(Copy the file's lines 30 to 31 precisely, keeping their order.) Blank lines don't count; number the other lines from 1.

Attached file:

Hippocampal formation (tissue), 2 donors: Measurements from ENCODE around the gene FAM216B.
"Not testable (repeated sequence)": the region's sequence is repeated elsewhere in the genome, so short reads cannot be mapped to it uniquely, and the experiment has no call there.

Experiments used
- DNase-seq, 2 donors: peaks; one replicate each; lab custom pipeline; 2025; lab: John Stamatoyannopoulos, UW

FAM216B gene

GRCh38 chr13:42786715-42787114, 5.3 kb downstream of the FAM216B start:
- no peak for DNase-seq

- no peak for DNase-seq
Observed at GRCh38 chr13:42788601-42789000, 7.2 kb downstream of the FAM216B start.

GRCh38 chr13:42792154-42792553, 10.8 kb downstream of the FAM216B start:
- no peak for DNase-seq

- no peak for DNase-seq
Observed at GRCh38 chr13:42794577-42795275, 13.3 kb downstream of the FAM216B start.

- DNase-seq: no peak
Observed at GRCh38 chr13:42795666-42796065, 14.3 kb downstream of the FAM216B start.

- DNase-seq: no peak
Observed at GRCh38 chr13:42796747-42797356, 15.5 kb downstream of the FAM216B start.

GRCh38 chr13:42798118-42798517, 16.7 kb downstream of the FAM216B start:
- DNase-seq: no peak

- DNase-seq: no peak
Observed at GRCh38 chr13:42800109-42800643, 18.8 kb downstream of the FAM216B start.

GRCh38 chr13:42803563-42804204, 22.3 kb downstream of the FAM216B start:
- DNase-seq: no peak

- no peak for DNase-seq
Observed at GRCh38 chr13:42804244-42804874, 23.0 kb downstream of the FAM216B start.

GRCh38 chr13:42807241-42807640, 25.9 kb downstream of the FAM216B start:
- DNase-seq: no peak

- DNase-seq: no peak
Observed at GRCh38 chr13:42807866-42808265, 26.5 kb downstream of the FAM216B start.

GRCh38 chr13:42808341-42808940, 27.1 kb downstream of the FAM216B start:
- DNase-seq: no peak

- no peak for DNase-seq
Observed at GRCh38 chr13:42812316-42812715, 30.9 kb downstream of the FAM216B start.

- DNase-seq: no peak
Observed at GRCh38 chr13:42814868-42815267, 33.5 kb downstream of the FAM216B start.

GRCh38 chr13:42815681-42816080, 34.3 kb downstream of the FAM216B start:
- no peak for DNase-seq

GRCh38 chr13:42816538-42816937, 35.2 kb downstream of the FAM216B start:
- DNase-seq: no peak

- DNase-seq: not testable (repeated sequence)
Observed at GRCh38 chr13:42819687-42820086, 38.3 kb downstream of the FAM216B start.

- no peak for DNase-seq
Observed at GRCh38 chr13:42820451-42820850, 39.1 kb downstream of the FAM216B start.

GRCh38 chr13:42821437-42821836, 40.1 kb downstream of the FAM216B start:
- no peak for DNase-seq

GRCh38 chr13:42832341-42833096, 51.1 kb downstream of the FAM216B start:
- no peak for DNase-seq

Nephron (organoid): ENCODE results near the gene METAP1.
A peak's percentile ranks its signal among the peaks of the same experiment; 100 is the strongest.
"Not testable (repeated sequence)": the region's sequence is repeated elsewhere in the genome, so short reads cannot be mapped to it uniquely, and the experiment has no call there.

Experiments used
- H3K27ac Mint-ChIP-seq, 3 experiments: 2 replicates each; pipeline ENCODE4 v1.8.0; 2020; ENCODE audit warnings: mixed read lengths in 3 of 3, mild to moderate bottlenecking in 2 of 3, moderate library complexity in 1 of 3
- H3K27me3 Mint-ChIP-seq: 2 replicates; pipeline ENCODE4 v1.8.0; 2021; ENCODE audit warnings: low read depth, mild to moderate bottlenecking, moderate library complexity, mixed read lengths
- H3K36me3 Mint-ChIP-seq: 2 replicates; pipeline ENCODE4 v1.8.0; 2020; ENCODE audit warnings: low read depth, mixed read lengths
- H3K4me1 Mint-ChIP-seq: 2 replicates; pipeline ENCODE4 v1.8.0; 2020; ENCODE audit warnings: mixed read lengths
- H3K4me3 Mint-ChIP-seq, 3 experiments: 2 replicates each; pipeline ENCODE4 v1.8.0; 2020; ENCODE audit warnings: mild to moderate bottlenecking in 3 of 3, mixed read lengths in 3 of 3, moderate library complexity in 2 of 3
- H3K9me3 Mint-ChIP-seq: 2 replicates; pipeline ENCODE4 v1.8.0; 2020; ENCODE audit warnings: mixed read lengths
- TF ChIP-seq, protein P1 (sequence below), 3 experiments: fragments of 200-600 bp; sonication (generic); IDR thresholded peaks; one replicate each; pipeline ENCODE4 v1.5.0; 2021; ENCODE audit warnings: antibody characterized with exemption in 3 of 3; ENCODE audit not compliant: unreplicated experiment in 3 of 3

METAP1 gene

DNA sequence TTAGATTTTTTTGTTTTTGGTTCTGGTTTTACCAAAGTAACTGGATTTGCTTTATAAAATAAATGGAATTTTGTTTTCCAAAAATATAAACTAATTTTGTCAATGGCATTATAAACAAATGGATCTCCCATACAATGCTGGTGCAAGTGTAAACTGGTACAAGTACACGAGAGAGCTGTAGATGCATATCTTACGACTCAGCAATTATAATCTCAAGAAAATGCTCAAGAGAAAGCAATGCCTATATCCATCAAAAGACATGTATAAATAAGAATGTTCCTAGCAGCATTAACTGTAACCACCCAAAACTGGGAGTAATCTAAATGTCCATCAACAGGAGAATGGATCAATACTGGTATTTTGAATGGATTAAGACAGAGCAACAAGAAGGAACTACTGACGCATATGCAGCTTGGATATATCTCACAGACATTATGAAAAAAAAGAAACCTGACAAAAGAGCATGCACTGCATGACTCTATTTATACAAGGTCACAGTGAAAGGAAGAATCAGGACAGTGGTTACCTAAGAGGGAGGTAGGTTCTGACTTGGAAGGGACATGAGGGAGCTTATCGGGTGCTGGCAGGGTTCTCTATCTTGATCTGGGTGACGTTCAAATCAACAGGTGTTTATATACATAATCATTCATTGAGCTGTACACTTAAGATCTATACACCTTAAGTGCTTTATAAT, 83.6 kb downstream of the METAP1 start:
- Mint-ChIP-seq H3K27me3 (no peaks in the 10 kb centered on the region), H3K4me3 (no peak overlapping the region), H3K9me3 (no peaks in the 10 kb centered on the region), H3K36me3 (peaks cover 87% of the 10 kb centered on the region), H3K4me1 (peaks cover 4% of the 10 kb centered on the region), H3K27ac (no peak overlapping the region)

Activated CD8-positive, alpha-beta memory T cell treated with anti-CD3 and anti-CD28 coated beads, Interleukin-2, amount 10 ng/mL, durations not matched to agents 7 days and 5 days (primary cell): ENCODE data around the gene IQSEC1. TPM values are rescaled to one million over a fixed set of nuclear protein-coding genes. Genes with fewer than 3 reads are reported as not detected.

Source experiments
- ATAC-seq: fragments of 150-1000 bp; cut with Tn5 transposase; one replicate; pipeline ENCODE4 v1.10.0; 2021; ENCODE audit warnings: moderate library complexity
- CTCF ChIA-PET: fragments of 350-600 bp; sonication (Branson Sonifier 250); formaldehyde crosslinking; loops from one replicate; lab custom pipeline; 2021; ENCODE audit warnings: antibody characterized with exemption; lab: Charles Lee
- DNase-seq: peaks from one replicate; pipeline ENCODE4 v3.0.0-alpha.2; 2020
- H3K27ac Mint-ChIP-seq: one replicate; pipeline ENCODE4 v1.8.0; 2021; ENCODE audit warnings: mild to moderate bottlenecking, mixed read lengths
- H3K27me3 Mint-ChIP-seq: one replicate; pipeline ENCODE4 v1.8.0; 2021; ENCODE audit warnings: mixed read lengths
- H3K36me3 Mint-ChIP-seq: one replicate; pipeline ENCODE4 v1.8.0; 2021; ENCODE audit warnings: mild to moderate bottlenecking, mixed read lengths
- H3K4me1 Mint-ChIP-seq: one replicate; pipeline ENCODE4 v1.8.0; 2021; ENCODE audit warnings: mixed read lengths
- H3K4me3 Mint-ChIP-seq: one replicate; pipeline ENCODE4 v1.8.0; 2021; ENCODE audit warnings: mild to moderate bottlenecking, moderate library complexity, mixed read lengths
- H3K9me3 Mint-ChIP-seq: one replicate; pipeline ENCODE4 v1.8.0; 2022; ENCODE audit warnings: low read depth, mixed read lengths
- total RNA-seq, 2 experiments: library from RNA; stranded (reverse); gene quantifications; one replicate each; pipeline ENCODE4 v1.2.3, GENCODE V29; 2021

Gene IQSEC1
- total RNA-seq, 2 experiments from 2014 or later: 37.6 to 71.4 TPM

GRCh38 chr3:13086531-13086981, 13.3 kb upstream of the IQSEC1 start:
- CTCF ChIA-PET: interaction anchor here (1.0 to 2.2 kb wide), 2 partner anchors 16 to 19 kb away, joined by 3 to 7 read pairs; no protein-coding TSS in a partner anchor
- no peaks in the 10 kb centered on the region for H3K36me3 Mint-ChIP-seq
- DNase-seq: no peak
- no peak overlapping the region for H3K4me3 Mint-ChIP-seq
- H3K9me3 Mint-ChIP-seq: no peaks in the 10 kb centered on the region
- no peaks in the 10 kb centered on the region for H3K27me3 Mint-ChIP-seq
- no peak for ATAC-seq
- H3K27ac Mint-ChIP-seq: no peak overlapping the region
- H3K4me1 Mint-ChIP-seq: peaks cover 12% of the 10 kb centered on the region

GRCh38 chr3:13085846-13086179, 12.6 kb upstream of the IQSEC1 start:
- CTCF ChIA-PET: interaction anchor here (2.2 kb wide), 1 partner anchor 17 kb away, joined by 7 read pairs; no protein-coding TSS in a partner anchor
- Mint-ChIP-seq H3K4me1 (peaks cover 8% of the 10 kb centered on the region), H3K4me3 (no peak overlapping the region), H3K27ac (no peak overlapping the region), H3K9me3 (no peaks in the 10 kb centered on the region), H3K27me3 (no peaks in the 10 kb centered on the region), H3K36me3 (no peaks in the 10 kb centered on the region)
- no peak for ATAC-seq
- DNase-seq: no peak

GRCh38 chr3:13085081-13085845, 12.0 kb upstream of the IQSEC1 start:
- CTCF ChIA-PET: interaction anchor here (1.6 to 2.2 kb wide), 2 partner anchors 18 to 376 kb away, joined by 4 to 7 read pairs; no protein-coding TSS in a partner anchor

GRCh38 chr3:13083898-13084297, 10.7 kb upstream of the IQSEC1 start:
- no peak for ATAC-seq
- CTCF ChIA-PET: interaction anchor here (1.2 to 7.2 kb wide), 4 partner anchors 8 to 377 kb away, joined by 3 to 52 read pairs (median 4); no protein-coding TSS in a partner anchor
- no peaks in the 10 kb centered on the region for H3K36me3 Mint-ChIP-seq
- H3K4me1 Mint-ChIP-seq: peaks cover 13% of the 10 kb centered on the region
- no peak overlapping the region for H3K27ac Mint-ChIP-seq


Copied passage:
GRCh38 chr13:42808341-42808940, 27.1 kb downstream of the FAM216B start:
- DNase-seq: no peak